I do not remember much from my brief stint in an admittedly liberal seminary, but one thing I do remember was a professor who mentioned only in passing how ancient men were truly terrified of the darkness. Every night was a testing point of the strength of his soul. This comment was made only in a thrown away manner, but it stuck with me all this time.
Several years ago while visiting friends who lived at the time in Hot Springs, Arkansas, nurses both, we found ourselves taking a stroll down the quaint Bath House Row. In the course of our meanderings we found ourselves involved in a conversation regarding the matter of assisted suicide, personified by the then recent case of … Continue reading The Good Death
Today we continue our month long celebration of the poetic work of Professor Tolkien. We have looked at a somewhat random assortment of his shorter poems, and we have also had the sheer enchanting joy of reading the sublime madness of Tom Bombadil. Today, the theme is honor and lament. An astute reader of Tolkien … Continue reading Tolkien: Deep Roots Are Not Reached by the Frost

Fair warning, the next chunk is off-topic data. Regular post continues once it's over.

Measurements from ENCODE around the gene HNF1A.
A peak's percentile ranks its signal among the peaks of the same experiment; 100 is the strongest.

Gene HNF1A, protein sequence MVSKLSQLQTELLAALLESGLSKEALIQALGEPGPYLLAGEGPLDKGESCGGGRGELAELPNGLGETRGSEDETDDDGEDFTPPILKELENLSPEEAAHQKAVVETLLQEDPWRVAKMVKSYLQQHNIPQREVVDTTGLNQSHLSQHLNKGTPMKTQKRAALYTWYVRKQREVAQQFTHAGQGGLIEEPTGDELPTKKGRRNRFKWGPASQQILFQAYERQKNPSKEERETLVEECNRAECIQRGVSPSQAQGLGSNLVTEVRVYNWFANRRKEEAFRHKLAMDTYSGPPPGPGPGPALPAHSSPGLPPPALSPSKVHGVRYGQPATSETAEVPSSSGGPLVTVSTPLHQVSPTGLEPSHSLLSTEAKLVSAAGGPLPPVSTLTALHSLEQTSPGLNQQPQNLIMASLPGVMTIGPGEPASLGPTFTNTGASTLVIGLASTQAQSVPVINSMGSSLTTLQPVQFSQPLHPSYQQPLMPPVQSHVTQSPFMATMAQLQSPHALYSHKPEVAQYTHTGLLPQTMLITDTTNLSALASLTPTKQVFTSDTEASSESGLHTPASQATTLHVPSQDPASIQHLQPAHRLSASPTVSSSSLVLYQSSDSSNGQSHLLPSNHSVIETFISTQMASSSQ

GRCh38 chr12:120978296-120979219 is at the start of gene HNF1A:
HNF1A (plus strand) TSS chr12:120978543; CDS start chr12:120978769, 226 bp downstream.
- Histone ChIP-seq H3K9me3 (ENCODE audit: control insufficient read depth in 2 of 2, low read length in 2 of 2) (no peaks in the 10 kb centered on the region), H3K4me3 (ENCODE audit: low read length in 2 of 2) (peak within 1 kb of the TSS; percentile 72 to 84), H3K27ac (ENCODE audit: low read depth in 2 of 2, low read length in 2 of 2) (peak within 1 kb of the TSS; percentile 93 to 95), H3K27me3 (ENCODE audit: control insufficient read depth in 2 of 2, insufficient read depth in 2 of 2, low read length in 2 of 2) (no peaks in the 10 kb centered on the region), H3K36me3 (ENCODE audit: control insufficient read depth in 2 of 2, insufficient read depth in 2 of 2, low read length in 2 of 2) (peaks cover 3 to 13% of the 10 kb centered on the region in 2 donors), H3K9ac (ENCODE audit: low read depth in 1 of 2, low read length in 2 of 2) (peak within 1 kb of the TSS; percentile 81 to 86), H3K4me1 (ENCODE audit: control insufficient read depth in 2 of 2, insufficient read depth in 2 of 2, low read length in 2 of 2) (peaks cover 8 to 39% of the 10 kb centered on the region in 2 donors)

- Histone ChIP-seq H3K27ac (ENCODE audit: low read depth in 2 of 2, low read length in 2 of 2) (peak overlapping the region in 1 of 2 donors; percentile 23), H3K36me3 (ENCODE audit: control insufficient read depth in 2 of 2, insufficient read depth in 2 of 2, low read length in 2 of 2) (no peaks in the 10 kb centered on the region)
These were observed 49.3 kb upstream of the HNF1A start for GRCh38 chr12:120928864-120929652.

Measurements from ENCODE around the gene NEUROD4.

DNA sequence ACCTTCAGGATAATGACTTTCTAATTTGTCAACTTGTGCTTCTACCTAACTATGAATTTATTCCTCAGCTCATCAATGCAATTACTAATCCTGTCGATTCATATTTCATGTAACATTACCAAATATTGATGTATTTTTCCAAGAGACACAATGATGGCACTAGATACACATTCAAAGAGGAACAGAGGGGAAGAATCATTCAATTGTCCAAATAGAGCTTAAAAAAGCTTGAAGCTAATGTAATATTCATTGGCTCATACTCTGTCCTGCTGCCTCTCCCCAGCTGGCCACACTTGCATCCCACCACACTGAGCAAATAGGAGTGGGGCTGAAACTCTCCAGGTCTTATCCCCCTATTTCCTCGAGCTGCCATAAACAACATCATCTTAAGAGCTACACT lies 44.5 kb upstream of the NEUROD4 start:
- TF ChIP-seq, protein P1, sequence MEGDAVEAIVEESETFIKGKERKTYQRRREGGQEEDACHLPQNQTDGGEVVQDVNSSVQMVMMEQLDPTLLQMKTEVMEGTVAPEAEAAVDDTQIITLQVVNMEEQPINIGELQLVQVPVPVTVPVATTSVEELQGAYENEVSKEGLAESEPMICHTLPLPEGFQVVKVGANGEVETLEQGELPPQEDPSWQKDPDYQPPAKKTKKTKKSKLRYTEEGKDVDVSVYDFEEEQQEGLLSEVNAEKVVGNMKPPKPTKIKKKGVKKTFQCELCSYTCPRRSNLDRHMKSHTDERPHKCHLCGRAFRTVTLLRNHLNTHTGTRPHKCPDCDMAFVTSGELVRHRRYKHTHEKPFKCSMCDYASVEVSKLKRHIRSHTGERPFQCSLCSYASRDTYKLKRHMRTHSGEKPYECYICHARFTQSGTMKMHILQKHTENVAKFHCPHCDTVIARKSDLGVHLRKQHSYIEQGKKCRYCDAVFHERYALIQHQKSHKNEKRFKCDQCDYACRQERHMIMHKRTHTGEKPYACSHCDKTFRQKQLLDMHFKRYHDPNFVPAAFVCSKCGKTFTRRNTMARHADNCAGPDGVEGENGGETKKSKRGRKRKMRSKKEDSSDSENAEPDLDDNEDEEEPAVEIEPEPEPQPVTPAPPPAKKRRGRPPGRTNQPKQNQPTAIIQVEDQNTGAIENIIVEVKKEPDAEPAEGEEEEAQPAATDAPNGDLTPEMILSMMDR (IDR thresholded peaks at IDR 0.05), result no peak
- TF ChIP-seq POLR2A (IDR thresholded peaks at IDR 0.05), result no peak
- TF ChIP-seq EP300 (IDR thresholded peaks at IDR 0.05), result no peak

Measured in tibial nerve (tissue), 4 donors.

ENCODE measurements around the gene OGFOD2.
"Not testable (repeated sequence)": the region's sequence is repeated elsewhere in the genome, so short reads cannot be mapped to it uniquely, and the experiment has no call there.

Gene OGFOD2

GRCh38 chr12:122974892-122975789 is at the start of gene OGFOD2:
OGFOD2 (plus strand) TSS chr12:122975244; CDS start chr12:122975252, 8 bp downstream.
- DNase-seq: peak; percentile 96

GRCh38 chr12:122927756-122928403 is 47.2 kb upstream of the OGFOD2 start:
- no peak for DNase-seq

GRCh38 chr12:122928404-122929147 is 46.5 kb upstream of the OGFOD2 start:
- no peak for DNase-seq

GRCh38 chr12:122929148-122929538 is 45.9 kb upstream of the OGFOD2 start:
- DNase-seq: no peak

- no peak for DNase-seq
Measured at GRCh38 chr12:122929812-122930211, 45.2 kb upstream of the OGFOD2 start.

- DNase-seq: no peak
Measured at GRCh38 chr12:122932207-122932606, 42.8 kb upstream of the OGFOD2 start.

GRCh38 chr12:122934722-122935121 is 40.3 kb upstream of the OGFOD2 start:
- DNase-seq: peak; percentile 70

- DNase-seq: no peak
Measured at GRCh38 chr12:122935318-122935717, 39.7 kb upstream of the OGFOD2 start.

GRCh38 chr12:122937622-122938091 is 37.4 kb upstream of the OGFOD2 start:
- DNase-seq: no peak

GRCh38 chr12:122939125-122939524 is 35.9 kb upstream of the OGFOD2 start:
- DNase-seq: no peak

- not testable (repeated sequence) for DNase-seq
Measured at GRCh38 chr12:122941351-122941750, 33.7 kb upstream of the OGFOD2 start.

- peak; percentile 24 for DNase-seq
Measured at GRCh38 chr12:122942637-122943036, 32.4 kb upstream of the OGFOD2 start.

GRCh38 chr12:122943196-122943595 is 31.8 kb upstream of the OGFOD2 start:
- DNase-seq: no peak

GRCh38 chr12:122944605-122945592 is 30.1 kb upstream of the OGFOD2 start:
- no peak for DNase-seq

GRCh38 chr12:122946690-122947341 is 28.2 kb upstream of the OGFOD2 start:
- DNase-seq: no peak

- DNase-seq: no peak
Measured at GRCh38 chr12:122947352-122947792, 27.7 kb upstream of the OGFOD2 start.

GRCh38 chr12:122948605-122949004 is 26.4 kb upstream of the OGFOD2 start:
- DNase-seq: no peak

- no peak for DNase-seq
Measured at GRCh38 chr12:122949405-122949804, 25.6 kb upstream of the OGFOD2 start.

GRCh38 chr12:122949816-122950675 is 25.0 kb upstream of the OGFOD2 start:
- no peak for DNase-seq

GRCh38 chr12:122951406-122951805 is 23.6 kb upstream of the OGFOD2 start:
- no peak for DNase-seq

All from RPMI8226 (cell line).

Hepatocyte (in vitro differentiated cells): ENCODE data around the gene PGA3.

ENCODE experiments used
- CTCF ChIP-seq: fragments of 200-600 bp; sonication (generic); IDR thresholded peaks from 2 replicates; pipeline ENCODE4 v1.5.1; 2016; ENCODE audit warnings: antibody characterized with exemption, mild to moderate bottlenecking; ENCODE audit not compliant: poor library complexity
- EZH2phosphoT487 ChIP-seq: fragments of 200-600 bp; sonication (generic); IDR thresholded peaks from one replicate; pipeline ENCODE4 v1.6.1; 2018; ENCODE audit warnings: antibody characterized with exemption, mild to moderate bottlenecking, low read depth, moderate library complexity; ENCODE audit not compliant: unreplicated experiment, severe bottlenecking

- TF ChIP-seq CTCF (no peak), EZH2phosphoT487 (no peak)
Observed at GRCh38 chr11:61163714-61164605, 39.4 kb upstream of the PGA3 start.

“Man’s relations with nature have been altered radically, have become indirect. The old immediateness has been lost, for now his relations are transmitted by mathematics or by instruments. Abstract and formalized, nature has lost all concreteness; having become inorganic and technical, it has lost the quality of real experience.
“I suspect that men have sometimes derived more spiritual sustenance from myths they did not believe than from the religion they professed. To be truly Christian we must both assent to the historical fact and also receive the myth (fact though it has become) with the same imaginative embrace which we accord to all myths.
“Why are the standards and demands so necessarily and readily applied to individuals, families, small groups, and personal relations, rejected out of hand and utterly prohibited when we go on to deal with thousands and millions of people in association?”
We Americans find ourselves at a most unique period in our short history. The vast majority of us live as if our way of life is sustainable, as if some things in fact do last forever, as if the empire will never, indeed can never fall into ruin. Know this: nothing lasts forever. The American materialistic … Continue reading Saint Augustine Among the Ruins